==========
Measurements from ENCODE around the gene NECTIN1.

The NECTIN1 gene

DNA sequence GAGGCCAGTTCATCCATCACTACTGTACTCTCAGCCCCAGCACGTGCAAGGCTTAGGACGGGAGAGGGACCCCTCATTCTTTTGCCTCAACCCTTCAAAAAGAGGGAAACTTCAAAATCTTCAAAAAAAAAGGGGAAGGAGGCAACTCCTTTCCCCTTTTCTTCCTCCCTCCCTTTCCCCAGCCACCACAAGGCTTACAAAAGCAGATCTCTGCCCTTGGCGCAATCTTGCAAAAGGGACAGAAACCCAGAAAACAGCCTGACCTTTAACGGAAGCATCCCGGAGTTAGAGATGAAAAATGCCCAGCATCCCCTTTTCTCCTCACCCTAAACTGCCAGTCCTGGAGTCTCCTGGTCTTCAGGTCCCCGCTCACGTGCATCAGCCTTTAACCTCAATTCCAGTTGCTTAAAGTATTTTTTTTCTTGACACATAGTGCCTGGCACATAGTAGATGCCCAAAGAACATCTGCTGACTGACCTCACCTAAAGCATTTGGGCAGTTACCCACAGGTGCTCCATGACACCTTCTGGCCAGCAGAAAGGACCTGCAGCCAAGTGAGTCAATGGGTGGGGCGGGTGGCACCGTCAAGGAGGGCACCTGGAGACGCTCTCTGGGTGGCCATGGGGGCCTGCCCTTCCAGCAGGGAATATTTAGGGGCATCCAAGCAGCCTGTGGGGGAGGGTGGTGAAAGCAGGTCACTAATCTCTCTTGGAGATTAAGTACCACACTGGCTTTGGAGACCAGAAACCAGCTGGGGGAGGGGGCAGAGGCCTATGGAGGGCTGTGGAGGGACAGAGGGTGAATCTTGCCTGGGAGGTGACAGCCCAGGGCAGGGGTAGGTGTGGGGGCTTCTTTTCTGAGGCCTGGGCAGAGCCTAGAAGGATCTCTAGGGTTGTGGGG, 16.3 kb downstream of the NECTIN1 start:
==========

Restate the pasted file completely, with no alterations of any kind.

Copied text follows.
Measurements from ENCODE around the gene NECTIN1.

The NECTIN1 gene

DNA sequence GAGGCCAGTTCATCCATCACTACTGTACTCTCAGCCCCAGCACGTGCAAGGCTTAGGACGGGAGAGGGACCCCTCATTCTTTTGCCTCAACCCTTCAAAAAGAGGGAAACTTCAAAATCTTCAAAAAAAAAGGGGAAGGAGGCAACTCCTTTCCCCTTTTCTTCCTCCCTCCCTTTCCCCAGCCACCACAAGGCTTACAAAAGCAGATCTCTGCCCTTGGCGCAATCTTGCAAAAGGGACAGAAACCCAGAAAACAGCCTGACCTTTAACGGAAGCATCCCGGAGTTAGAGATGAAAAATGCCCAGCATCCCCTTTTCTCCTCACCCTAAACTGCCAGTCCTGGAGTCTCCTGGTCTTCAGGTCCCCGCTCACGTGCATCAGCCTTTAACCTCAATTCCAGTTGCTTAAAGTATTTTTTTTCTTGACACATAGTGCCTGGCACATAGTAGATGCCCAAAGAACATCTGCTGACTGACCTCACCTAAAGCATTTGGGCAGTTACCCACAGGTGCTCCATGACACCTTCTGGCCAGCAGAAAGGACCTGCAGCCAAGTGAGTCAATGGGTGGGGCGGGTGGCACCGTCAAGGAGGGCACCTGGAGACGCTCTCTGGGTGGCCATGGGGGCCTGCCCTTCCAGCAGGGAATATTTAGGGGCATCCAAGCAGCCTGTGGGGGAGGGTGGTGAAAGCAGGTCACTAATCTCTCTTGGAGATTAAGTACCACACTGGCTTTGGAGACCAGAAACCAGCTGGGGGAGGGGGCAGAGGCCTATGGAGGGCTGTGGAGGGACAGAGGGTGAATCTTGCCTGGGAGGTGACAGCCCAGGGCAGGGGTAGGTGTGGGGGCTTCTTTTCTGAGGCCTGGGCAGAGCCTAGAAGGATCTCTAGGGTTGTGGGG, 16.3 kb downstream of the NECTIN1 start: